• Do I understand correctly then, that a zygomorphism is a special case of a mutumorphism? – Alex R Apr 28 '16 at 15:36
• @AlexR Yep! mutu allows each function to depend on the result of the other, whereas zygo allows one function to depend on the result of the other. mutu generalises zygo. – Benjamin Hodgson Apr 28 '16 at 15:43
• Your use-case-based derivation of list-only zygo made it easy to understand the pattern and see when to use it. Thanks! – haroldcarr Apr 30 '16 at 6:07
• One minor observation. In the examples that no longer traverse the list to determine even/odd, the isEven name is misleading. As written, it is convention whether ones starts the call with True or False (or one could traverse the list once before the call to determine). No big deal - and does not take away from the very useful info. Thanks. – haroldcarr May 1 '16 at 3:24

Since no one else has answered for futu yet, I'll try to stumble my way through. I'm going to use ListF a b = Base [a] = ConsF a b | NilF

Taking the type in recursion-schemes: futu :: Unfoldable t => (a -> Base t (Free (Base t) a)) -> a -> t.

I'm going to ignore the Unfoldable constraint and substitute [b] in for t.

(a -> Base [b] (Free (Base [b]) a)) -> a -> [b]
(a -> ListF b (Free (ListF b) a)) -> a -> [b]

Free (ListF b) a) is a list, possibly with an a-typed hole at the end. This means that it's isomorphic to ([b], Maybe a). So now we have:

(a -> ListF b ([b], Maybe a)) -> a -> [b]

Eliminating the last ListF, noticing that ListF a b is isomorphic to Maybe (a, b):

(a -> Maybe (b, ([b], Maybe a))) -> a -> [b]

Now, I'm pretty sure that playing type-tetris leads to the only sensible implementation:

futuL f x = case f x of
Nothing -> []
Just (y, (ys, mz)) -> y : (ys ++ fz)
where fz = case mz of
Nothing -> []
Just z -> futuL f z

Summarizing the resulting function, futuL takes a seed value and a function which may produce at least one result, and possibly a new seed value if it produced a result.

At first I thought this was equivalent to

notFutuL :: (a -> ([b], Maybe a)) -> a -> [b]
notFutuL f x = case f x of
(ys, mx) -> ys ++ case mx of
Nothing -> []
Just x' -> notFutuL f x'

And in practice, perhaps it is, more or less, but the one significant difference is that the real futu guarantees productivity (i.e. if f always returns, you will never be stuck waiting forever for the next list element).

• Your last point about guaranteeing productivity isn't quite right. It's more subtle than that. f certainly could loop forever, or throw an exception; there's no way to be sure in Haskell. The difference is that the second type allows f to return an a (and continue iteration) without returning any bs. In other words futu will always terminate if f does, whereas notFutu can be induced to loop by a terminating f. – Benjamin Hodgson Apr 29 '16 at 23:20
• How is your clarification different than my clarification (in the parenthetical)? Not trying to be antagonistic; just curious. – Alex R Apr 30 '16 at 3:16
• Ah, my mistake, I'd entirely misread your comment! Apologies – Benjamin Hodgson Apr 30 '16 at 8:08
• Thanks! BTW: the recursive call to notFutuL is missing the f argument. – haroldcarr May 1 '16 at 3:25

Histomorphism models dynamic programming, the technique of tabulating the results of previous subcomputations. (It's sometimes called course-of-value induction.) In a histomorphism, the folding function has access to a table of the results of earlier iterations of the fold. Compare this with the catamorphism, where the folding function can only see the result of the last iteration. The histomorphism has the benefit of hindsight - you can see all of history.

Here's the idea. As we consume the input list, the folding algebra will output a sequence of bs. histo will jot down each b as it emerges, attaching it to the table of results. The number of items in the history is equal to the number of list layers you've processed - by the time you've torn down the whole list, the history of your operation will have a length equal to that of the list.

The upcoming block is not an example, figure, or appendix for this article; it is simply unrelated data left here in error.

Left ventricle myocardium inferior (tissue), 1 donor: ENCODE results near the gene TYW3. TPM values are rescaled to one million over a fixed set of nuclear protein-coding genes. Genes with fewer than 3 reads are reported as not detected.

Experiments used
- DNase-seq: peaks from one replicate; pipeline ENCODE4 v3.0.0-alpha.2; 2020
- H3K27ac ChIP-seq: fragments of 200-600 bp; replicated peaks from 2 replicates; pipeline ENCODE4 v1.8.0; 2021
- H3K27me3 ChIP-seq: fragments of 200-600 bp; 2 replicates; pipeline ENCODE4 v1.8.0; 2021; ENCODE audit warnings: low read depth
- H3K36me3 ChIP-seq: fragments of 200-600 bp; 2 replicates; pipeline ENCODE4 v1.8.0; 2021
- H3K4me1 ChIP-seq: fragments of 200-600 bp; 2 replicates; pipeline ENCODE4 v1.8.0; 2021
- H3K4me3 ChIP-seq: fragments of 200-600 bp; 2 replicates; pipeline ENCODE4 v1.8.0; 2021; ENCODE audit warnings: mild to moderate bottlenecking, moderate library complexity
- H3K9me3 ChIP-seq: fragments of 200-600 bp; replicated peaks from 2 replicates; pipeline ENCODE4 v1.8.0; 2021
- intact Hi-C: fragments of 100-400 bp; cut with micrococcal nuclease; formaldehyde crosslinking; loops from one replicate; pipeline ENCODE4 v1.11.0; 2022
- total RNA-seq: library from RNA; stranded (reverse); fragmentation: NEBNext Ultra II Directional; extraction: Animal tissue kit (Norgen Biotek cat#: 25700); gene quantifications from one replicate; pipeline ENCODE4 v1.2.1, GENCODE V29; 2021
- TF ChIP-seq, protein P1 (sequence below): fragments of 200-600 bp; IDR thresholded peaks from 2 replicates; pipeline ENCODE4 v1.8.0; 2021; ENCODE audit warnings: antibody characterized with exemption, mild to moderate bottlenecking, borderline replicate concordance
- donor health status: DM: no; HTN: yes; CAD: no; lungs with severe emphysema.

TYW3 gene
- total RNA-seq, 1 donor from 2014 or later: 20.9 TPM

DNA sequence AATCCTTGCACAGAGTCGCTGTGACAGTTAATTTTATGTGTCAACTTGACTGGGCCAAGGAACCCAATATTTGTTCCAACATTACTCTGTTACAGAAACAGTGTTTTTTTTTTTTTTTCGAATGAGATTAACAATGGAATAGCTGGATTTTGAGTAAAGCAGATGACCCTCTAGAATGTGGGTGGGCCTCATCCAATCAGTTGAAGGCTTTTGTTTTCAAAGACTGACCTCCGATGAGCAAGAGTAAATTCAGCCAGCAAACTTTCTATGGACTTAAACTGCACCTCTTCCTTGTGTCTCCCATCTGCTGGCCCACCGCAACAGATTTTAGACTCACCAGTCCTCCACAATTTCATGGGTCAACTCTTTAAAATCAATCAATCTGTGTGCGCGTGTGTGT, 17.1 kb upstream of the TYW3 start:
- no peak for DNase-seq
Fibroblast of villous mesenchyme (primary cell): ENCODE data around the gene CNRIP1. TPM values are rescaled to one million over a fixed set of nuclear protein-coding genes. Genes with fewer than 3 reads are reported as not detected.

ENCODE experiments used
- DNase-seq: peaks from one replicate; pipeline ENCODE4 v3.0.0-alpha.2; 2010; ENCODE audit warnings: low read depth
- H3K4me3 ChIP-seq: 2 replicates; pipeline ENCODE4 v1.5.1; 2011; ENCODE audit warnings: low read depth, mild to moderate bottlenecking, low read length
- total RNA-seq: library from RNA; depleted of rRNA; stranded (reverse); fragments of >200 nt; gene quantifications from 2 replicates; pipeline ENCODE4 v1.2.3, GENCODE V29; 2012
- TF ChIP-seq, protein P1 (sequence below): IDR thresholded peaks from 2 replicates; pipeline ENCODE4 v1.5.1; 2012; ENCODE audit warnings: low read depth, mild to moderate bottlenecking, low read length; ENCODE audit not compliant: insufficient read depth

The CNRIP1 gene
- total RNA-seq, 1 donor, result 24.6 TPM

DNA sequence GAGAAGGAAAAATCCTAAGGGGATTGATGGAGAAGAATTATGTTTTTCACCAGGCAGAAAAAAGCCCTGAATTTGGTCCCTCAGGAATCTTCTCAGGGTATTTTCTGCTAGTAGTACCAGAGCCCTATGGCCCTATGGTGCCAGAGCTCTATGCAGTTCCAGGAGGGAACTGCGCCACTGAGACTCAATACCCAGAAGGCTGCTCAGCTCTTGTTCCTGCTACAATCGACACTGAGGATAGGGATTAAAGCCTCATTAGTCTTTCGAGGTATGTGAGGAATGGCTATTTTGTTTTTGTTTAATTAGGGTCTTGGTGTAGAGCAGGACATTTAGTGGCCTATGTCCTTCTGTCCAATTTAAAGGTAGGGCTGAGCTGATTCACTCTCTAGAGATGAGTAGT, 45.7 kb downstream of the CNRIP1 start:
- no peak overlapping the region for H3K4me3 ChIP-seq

This is what the history of iterating a list(ory) looks like:

data History a b = Ancient b | Age a b (History a b)

History is a list of pairs of things and results, with an extra result at the end corresponding to the []-thing. We'll pair up each layer of the input list with its corresponding result.

cataL = foldr

history :: (a -> History a b -> b) -> b -> [a] -> History a b
history f z = cataL (\x h -> Age x (f x h) h) (Ancient z)

Once you've folded up the whole list from right to left, your final result will be at the top of the stack.

headH :: History a b -> b
headH (Ancient x) = x
headH (Age _ x _) = x

histoL :: (a -> History a b -> b) -> b -> [a] -> b
histoL f z = headH . history f z

(It happens that History a is a comonad, but headH (née extract) is all we need to define histoL.)

History labels each layer of the input list with its corresponding result. The cofree comonad captures the pattern of labelling each layer of an arbitrary structure.

data Cofree f a = Cofree { headC :: a, tailC :: f (Cofree f a) }

(I came up with History by plugging ListF into Cofree and simplifying.)

Compare this with the free monad,

data Free f a = Free (f (Free f a))
| Return a

Free is a coproduct type; Cofree is a product type. Free layers up a lasagne of fs, with values a at the bottom of the lasagne. Cofree layers up the lasagne with values a at each layer. Free monads are generalised externally-labelled trees; cofree comonads are generalised internally-labelled trees.

With Cofree in hand, we can generalise from lists to the fixpoint of an arbitrary functor,

newtype Fix f = Fix { unFix :: f (Fix f) }

cata :: Functor f => (f b -> b) -> Fix f -> b
cata f = f . fmap (cata f) . unFix

histo :: Functor f => (f (Cofree f b) -> b) -> Fix f -> b
histo f = headC . cata (\x -> Cofree (f x) x)

and once more recover the list version.

data ListF a r = Nil_ | Cons_ a r deriving Functor
type List a = Fix (ListF a)
type History' a b = Cofree (ListF a) b

histoL' :: (a -> History' a b -> b) -> b -> List a -> b
histoL' f z = histo g
where g Nil_ = z
g (Cons_ x h) = f x h

Aside: histo is the dual of futu. Look at their types.

histo :: Functor f => (f (Cofree f a) -> a) -> (Fix f -> a)
futu  :: Functor f => (a  ->  f (Free f a)) -> (a -> Fix f)

futu is histo with the arrows flipped and with Free replaced by Cofree. Histomorphisms see the past; futumorphisms predict the future. And much like cata f . ana g can be fused into a hylomorphism, histo f . futu g can be fused into a chronomorphism.

Even if you skip the mathsy parts, this paper by Hinze and Wu features a good, example-driven tutorial on histomorphisms and their usage.